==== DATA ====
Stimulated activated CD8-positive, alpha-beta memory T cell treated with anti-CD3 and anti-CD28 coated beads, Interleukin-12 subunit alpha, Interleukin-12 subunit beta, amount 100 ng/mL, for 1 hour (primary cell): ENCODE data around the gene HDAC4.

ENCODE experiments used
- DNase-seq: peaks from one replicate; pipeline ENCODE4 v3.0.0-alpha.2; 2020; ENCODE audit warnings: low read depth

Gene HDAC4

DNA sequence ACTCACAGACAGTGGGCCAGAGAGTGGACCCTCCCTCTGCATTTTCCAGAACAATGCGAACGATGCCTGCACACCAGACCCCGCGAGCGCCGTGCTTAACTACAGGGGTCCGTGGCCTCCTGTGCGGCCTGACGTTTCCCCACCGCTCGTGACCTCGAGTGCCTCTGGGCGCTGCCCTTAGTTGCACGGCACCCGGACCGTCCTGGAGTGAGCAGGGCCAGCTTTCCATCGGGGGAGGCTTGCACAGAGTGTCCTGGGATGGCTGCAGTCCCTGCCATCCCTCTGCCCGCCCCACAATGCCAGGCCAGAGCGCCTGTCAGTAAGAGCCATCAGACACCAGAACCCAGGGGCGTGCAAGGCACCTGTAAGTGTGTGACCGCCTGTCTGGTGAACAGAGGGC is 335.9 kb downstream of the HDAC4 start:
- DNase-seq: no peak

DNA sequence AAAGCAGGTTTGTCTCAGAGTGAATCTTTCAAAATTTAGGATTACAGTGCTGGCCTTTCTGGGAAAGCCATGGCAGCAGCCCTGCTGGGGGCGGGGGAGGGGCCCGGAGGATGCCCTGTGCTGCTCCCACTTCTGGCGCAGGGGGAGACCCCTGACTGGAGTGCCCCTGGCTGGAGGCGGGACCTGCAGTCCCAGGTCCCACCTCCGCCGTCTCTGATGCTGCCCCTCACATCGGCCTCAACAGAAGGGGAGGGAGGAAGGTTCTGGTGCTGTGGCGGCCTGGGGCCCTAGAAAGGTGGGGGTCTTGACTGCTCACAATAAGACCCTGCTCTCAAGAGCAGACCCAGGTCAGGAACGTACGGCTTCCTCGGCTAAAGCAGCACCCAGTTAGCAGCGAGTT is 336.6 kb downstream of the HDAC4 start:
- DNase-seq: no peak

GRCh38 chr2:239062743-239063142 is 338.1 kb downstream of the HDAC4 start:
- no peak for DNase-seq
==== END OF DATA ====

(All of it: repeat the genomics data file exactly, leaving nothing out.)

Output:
Stimulated activated CD8-positive, alpha-beta memory T cell treated with anti-CD3 and anti-CD28 coated beads, Interleukin-12 subunit alpha, Interleukin-12 subunit beta, amount 100 ng/mL, for 1 hour (primary cell): ENCODE data around the gene HDAC4.

ENCODE experiments used
- DNase-seq: peaks from one replicate; pipeline ENCODE4 v3.0.0-alpha.2; 2020; ENCODE audit warnings: low read depth

Gene HDAC4

DNA sequence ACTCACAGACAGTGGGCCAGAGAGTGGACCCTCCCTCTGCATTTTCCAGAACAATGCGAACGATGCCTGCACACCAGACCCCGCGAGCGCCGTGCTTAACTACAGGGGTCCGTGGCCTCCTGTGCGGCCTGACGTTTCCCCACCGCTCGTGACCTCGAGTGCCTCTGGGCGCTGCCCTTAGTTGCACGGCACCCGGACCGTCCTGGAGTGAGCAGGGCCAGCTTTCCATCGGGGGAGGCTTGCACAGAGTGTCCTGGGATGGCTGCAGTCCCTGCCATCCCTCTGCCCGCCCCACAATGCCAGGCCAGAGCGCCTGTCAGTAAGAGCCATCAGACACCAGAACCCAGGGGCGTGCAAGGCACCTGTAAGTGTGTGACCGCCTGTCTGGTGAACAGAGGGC is 335.9 kb downstream of the HDAC4 start:
- DNase-seq: no peak

DNA sequence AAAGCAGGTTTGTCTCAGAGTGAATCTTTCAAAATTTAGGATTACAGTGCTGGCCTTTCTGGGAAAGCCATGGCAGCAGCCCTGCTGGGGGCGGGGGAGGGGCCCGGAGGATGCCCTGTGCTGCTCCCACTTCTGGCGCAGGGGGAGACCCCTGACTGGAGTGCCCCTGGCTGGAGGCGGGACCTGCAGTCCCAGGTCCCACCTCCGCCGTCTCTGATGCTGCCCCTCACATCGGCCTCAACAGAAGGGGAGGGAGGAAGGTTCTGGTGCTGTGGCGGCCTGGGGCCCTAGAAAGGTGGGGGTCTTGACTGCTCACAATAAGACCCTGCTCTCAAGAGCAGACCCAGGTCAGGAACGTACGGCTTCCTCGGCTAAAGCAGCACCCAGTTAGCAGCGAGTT is 336.6 kb downstream of the HDAC4 start:
- DNase-seq: no peak

GRCh38 chr2:239062743-239063142 is 338.1 kb downstream of the HDAC4 start:
- no peak for DNase-seq